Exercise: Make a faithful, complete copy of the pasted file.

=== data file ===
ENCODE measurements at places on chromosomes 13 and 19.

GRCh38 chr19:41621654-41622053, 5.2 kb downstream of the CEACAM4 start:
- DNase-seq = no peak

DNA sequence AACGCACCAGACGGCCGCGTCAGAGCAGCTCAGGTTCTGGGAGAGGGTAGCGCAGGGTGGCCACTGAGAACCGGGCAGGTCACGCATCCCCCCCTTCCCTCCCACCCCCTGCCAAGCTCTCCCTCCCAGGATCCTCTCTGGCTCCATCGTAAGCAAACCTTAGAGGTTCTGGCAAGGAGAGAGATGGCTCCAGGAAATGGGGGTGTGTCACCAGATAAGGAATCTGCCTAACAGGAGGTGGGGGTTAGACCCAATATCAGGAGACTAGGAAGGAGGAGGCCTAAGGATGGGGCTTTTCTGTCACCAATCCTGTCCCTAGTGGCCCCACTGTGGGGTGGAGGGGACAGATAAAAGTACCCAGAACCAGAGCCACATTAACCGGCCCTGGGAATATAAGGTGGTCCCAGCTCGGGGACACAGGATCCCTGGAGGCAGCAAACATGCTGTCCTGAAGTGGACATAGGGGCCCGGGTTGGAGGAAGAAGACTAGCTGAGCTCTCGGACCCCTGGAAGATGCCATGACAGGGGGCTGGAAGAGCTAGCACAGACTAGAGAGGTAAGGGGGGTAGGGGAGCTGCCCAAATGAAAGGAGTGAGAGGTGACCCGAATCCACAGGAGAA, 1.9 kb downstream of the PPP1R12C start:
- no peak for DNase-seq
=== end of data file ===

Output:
ENCODE measurements at places on chromosomes 13 and 19.

GRCh38 chr19:41621654-41622053, 5.2 kb downstream of the CEACAM4 start:
- DNase-seq = no peak

DNA sequence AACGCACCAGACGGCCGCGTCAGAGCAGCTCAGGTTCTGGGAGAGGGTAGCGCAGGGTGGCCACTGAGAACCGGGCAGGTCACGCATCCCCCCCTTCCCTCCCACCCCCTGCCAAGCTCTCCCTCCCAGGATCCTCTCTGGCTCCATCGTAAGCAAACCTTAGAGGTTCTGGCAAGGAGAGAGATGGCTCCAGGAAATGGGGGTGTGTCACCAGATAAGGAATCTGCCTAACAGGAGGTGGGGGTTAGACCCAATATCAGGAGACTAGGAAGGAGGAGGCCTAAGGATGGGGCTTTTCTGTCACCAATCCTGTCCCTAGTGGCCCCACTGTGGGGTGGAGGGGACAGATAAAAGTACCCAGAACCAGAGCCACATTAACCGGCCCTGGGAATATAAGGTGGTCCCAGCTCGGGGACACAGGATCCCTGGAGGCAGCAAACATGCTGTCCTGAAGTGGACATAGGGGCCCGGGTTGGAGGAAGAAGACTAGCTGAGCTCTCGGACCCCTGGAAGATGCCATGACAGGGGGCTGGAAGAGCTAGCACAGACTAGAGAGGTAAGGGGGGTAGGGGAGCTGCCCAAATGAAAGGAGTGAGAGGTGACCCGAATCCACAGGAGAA, 1.9 kb downstream of the PPP1R12C start:
- no peak for DNase-seq